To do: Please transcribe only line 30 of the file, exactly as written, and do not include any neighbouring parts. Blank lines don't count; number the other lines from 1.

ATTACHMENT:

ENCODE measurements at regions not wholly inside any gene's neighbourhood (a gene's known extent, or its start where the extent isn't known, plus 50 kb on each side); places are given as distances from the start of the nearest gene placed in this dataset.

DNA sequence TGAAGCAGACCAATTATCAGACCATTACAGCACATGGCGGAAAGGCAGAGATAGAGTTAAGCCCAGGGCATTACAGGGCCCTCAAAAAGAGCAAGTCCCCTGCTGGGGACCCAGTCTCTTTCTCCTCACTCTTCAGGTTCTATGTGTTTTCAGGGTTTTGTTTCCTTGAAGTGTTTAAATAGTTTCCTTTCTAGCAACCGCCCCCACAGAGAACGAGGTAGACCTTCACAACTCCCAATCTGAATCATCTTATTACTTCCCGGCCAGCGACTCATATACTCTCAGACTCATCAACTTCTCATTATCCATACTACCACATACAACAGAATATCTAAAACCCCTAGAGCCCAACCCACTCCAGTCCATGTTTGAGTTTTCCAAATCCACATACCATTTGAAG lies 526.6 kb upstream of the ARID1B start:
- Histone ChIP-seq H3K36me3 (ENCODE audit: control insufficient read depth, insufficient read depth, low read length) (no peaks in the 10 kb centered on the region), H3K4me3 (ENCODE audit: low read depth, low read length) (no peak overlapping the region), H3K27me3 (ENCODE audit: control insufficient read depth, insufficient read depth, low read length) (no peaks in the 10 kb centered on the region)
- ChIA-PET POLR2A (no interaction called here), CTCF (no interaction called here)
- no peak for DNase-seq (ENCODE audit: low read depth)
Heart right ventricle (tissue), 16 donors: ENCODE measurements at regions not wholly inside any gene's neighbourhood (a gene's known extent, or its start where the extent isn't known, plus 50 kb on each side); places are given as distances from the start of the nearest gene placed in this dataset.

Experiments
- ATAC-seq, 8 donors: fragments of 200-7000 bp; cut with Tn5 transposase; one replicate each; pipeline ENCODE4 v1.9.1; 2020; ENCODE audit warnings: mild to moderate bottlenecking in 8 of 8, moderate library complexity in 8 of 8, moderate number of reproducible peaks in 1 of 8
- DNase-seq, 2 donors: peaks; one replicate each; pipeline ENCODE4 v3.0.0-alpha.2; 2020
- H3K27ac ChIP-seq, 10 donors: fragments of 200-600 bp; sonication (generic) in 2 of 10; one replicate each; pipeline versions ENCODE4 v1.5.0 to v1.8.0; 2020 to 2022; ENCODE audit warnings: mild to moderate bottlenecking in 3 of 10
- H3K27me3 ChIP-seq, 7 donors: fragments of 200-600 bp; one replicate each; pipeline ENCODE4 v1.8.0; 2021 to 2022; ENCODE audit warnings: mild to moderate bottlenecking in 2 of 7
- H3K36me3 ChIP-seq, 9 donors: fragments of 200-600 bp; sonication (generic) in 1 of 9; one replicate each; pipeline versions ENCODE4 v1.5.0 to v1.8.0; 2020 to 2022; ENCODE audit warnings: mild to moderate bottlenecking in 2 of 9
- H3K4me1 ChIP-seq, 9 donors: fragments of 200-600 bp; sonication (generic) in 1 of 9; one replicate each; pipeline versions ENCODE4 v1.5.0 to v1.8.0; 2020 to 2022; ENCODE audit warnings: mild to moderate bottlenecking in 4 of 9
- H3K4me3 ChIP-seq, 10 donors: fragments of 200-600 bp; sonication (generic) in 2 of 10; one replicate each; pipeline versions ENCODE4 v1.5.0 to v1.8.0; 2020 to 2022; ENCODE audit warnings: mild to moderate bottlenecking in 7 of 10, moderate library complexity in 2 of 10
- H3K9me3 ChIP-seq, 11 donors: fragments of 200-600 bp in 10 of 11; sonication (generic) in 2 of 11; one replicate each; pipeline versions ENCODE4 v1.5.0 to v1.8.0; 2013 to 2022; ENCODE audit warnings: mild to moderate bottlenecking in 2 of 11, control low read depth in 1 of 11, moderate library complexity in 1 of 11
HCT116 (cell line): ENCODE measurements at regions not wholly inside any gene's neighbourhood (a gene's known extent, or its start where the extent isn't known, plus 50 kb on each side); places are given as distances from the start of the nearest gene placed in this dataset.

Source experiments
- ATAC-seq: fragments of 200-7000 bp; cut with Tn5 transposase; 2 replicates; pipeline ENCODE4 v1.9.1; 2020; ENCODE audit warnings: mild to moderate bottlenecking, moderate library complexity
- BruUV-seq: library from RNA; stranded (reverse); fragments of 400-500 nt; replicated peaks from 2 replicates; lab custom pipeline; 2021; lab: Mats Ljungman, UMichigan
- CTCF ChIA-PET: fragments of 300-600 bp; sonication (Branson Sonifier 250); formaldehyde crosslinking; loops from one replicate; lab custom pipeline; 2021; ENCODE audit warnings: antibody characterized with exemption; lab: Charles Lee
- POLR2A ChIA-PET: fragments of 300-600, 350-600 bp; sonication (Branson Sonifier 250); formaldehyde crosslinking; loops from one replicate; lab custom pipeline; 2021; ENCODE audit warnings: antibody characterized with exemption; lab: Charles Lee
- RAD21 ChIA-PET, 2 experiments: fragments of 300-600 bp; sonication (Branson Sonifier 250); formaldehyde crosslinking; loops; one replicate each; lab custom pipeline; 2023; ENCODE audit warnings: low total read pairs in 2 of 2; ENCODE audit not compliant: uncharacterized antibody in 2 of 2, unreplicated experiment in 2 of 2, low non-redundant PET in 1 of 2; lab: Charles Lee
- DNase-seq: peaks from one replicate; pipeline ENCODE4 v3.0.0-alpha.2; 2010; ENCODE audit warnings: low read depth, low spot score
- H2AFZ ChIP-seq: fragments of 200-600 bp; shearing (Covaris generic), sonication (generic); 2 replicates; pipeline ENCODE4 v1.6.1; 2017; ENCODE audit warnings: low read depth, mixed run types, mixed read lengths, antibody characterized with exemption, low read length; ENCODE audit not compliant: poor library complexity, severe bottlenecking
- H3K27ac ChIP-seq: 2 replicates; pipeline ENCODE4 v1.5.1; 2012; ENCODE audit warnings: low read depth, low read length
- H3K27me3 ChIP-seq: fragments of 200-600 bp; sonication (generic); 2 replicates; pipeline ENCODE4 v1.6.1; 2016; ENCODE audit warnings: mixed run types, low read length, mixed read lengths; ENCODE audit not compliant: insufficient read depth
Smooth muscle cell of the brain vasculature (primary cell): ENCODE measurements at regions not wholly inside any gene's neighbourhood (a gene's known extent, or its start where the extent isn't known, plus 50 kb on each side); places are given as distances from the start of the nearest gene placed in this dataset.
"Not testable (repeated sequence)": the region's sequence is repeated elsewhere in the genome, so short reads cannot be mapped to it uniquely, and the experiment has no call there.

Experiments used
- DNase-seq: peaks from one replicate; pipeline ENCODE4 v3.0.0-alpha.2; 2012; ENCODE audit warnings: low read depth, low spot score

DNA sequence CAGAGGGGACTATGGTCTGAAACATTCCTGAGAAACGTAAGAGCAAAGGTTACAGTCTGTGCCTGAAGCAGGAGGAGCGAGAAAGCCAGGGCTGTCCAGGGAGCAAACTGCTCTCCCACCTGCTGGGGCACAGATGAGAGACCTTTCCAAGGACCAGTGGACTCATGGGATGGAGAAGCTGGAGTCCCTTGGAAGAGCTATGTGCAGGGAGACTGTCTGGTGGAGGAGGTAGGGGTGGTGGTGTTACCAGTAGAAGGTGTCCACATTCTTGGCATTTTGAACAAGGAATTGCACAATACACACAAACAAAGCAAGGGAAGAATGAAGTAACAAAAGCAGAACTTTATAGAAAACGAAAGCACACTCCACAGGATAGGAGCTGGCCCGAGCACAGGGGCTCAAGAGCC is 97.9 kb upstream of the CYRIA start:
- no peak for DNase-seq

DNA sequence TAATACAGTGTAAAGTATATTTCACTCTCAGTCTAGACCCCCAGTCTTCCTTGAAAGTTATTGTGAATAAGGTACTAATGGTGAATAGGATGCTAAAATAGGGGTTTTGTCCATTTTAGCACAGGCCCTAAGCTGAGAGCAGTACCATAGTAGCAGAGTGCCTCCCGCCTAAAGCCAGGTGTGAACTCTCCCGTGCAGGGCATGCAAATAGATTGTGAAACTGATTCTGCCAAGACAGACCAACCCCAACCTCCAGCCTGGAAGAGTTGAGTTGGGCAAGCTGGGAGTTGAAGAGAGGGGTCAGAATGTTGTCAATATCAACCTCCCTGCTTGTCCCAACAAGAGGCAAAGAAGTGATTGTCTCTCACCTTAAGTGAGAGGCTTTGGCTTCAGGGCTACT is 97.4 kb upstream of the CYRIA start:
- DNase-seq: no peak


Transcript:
- DNase-seq: peaks from one replicate; pipeline ENCODE4 v3.0.0-alpha.2; 2012; ENCODE audit warnings: low read depth, low spot score